I am thankful for the recognition our paper has received, but not just for the scientific merit that it may have. The American Journal of Science and its editors allowed us to pursue other objectives as well. First, it is our hope that the paper will provoke interest in varve chronology in North America, which has been under-utilized for too long. There are many untapped reservoirs of varves that would lend themselves to glacial stratigraphy. Varves are more than just a time scale because they can dovetail with many other types of investigations, including: radiocarbon chronology, precise ages and rates of deglaciation, variations in weather and climate, correlation with ice core records, paleomagnetic stratigraphy, cosmogenic nuclide dating of deglaciation, and the chronology of trace and microfossils. We have only scratched the surface in these endeavors, even in New England where glacial lakes and long varve sequences are abundant and well studied.

Another objective was to write a paper that would be a widely-read educational publication. As much as possible, we hope the paper will inspire budding “varve-ologists” and inform the Quaternary community of the relevance of varve studies.

A final objective was to provide an historical perspective on glacial varve chronology in North America. After the formulation of the New England Varve Chronology in the 1920s by Ernst Antevs, and before the full value of the chronology could be appreciated, it was mostly rejected in the U.S. as an accurate time scale. In fact, mention and references to the New England Varve Chronology were not included in the later two editions of Richard Foster Flint’s textbooks on glacial geology. It was a time when varve chronology seemed to be incompatible with the first radiocarbon ages from New England.

There were several scientists whose work advocated for acceptance of the varve chronology, but they were largely ignored by the Quaternary community. Beginning in 1938, geophysicists used the varve chronology to assemble paleomagnetic records. Most noteworthy is the work of Alvin McNish, Ellis Johnson, Oscar Torreson, and Thomas Murphy that was later refined by Ken Verosub. In the 1970s Gail Ashley also published what is still the definitive paper on the sedimentology of varves in the Connecticut Valley and at a time when skepticism regarding varves was high and there were few women in the field.

When I started my career at Tufts, although I had heard about the New England Varve Chronology and was intrigued by it, I didn’t arrive with the idea of studying varve chronology. However, I had the good fortune of being a friend of Fred Larsen (now emeritus) at Norwich University in Vermont. Fred contacted me in 1988 saying, “Jack, I found the Rosetta Stone!” The Rosetta Stone turned out to be a 20-meter excavation for tennis court material in a clay pit with over 600 varves along Canoe Brook in Dummerston, Vermont. With Fred’s encouragement we measured the section and matched it exactly to Ernst Antevs’ chronology. We published the record along with the first radiocarbon ages from New England varves in the GSA Bulletin. Shortly afterward I received a letter from Dick Goldthwait, praising us for our work and also making it known that he had fond memories as a teenager of helping Ernst Antevs assemble his varve records in the attic of his parents’ home in Hanover, New Hampshire.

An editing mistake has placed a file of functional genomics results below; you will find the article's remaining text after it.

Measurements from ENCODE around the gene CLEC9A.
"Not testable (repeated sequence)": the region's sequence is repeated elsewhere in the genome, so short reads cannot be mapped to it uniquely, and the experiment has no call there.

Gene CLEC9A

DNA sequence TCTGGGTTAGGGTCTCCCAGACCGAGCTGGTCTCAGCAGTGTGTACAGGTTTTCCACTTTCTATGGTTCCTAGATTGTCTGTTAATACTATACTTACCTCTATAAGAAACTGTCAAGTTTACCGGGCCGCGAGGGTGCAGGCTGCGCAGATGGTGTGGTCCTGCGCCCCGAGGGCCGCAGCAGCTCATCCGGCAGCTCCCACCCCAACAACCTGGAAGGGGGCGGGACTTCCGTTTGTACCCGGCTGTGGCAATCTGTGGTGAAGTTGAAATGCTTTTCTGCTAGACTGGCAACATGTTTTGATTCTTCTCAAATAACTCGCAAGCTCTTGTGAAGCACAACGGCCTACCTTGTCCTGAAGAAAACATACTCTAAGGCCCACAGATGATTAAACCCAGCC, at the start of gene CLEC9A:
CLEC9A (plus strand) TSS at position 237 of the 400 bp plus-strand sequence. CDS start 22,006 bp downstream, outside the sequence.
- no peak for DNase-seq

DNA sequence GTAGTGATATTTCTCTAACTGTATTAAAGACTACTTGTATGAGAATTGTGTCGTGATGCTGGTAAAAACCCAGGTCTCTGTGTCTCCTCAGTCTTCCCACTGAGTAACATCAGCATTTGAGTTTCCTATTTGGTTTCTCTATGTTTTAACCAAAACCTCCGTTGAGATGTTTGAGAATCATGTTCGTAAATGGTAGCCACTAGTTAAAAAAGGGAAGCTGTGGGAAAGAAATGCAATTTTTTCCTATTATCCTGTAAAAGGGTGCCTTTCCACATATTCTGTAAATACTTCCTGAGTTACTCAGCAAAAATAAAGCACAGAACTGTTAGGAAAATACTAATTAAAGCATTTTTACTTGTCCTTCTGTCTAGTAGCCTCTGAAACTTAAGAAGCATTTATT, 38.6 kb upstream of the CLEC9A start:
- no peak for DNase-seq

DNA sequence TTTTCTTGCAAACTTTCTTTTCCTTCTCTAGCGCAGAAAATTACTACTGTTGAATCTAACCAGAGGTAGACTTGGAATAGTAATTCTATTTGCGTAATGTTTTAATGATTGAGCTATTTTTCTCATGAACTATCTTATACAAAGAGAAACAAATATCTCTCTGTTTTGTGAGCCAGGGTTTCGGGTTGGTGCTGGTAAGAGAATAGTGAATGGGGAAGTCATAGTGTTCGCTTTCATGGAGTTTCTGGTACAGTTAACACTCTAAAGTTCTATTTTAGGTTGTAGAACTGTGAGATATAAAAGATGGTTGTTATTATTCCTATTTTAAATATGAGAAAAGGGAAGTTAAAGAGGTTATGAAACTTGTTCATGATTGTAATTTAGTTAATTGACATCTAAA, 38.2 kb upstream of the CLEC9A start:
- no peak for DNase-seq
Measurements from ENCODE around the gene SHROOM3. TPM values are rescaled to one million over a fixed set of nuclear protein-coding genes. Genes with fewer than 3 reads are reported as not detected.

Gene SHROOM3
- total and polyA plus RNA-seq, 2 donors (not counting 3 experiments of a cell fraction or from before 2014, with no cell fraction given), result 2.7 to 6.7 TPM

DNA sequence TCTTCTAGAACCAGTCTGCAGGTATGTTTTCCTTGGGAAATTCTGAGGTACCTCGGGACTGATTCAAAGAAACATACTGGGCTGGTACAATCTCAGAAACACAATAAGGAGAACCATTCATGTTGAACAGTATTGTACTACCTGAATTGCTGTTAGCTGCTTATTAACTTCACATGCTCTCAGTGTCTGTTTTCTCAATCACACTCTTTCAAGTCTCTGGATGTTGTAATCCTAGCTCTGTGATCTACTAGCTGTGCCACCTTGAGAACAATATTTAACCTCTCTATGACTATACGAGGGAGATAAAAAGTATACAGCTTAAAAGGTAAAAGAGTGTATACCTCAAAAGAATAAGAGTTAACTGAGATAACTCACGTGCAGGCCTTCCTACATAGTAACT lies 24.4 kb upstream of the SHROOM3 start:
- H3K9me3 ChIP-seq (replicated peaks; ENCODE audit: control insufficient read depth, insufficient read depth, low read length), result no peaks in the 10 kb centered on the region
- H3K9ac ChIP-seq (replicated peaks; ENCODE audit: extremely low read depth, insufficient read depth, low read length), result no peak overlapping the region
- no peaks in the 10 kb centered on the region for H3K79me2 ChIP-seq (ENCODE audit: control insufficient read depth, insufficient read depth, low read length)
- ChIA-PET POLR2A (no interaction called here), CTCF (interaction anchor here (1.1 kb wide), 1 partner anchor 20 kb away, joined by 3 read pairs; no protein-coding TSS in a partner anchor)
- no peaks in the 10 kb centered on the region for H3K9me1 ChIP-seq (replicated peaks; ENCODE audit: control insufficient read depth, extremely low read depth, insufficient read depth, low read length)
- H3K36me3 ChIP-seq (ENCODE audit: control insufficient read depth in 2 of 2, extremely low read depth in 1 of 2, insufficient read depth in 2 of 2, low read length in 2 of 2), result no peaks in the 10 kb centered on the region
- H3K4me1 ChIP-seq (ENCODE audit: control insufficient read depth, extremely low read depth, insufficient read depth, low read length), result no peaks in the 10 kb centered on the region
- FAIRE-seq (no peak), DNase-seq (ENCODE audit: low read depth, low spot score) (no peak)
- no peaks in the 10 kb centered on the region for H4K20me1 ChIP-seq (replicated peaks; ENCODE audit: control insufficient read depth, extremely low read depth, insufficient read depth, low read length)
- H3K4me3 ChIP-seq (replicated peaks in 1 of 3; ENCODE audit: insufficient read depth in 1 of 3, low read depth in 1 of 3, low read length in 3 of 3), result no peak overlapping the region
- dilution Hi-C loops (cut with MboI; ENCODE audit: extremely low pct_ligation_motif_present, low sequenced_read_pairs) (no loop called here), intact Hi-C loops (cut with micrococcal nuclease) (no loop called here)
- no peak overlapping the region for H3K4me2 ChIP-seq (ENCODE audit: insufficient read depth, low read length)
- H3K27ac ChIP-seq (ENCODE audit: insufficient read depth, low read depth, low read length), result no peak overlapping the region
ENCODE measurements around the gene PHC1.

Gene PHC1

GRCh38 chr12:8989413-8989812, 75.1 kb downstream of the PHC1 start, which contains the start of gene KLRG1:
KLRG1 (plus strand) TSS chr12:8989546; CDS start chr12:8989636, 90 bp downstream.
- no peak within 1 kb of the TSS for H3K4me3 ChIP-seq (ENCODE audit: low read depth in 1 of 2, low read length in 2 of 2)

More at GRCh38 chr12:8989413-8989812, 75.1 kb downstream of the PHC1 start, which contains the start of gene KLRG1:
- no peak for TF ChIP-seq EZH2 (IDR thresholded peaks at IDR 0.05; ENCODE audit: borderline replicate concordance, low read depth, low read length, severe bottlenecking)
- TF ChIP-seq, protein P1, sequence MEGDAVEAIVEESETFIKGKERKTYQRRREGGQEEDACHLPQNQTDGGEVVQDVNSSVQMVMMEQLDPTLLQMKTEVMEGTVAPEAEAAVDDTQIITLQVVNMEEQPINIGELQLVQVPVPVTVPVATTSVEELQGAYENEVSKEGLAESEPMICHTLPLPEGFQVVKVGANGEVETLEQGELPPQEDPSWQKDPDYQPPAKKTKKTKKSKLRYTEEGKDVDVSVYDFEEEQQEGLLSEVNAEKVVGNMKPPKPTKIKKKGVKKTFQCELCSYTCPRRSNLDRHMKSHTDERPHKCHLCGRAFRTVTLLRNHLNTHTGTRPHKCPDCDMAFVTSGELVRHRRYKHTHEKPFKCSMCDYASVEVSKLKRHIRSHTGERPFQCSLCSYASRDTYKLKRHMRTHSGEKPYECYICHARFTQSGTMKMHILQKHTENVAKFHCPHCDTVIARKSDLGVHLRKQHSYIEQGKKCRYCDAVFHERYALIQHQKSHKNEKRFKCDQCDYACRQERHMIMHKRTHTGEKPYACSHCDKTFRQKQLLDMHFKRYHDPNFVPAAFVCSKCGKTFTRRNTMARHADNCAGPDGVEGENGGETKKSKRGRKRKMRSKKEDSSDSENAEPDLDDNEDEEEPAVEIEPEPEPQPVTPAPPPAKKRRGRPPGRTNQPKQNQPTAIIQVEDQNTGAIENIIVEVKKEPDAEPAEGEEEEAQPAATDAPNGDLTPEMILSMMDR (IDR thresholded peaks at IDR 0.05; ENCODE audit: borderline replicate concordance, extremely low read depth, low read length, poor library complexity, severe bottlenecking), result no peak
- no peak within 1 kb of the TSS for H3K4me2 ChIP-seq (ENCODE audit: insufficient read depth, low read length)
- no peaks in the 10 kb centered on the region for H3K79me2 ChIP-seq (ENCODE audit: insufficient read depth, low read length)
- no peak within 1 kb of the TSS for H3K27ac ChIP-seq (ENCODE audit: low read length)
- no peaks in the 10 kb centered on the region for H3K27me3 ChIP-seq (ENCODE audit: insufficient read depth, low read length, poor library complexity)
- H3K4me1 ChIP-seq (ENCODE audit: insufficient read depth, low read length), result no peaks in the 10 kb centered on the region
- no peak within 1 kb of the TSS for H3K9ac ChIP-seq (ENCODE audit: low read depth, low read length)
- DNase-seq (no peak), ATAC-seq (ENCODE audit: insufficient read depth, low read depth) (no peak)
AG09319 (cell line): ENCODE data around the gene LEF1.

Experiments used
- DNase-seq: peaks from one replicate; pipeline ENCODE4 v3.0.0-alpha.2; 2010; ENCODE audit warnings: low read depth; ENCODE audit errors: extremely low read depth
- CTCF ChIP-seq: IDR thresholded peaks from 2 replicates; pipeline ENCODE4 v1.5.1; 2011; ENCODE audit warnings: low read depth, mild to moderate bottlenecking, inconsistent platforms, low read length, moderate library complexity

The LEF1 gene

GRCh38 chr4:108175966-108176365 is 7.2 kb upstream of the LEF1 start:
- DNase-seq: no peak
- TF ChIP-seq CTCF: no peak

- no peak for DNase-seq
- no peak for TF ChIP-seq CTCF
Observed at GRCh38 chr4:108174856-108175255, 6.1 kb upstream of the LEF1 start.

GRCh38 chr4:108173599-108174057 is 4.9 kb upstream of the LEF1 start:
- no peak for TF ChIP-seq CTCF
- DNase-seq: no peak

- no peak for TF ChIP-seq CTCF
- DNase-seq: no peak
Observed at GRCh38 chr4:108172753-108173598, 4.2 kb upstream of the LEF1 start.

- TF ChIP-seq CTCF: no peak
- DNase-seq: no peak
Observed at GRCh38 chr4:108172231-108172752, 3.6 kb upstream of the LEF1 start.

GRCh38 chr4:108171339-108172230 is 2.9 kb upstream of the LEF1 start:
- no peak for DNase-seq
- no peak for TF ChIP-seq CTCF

I have also been lucky in another respect. I had colleagues in the Geology Department at Tufts, especially Charlie Stearns and Bert Reuss, who encouraged me to pursue varves as an avenue of research despite negative attitudes about varves in New England. The science seemed solid and as Charlie Stearns once told me: His PhD advisor at Harvard, Kirk Bryan, always thought varves were a great idea and that Antevs’ varve chronology should not be dismissed.

We often admire some past geologist’s work as being brilliant, but frequently qualify our accolades in light of past academic training and older technology. For me this person is Ernst Antevs, but I do not have to qualify my admiration. He arrived in America from Sweden in 1920 with his mentor Gerard De Geer. By 1922 Antevs published 90% of the New England Varve Chronology with field measurement of 101 varve sections in New England and New York. By 1931 he had formulated almost all the other glacial varve sequences that we have today across the United States and Canada. In his free time Antevs published a book on the alpine vegetation zones of the White Mountains in New Hampshire and wrote articles on the Pleistocene of the Great Basin, dendrochronology, and the pattern of glacial isostasy in New England. All of these investigations have been improved since Antevs’ time but his work on varves still stands. In the 1930s Ernst Antevs moved to a ranch in Arizona where he and Kirk Bryan shared an interest in the climate change chronology of the Southwest as it related to postglacial archaeology. It seems fitting that Ernst Antevs receive recognition and our paper is dedicated to him and his work on varves.

Again, the Kirk Bryan Award is a tremendous honor and on behalf of my co-authors I thank all those who nominated our paper and the Quaternary Geology and Geomorphology Division for recognizing our work.